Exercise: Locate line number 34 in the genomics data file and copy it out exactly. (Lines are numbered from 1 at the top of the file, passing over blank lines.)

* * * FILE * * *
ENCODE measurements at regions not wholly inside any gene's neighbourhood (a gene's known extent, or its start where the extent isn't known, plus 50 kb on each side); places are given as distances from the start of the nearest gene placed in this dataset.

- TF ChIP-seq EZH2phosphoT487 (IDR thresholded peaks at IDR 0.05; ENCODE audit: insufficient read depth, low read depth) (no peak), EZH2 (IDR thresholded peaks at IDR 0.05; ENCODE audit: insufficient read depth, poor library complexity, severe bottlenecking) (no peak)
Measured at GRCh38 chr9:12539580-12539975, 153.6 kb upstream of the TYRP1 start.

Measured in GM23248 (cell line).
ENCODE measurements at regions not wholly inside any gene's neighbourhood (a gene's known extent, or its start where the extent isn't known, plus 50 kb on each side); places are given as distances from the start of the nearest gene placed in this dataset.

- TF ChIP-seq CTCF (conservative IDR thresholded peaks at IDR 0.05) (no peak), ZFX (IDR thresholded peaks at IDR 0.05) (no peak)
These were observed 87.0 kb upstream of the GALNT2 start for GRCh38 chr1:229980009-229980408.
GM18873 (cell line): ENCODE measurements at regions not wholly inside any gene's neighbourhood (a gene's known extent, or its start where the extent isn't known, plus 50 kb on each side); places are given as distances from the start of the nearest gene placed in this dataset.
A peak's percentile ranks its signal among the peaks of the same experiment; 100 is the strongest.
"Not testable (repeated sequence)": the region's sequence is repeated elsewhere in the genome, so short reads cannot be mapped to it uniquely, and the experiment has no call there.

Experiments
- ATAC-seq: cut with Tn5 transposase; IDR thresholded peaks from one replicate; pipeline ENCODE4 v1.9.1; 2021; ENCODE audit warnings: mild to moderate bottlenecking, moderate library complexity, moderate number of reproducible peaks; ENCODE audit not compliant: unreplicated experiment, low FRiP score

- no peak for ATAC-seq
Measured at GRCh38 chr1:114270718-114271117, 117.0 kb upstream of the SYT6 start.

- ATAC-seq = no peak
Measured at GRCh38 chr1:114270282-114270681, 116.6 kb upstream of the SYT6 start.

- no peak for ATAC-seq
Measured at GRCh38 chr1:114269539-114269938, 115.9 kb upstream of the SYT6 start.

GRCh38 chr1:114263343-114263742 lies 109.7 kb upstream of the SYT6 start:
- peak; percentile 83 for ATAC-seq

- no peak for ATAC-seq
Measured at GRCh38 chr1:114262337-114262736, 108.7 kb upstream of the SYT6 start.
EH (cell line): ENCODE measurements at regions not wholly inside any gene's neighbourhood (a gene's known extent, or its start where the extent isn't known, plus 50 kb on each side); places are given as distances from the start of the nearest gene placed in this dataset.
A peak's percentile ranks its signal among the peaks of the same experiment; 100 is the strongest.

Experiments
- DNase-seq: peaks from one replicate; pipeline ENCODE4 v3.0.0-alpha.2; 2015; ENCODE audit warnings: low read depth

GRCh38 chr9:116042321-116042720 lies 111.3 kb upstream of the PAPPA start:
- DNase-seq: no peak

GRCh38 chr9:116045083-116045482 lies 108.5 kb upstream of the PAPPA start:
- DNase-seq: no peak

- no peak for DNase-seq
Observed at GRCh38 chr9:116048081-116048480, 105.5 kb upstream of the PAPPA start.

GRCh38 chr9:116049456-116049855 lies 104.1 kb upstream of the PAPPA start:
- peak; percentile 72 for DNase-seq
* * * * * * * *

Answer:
- peak; percentile 72 for DNase-seq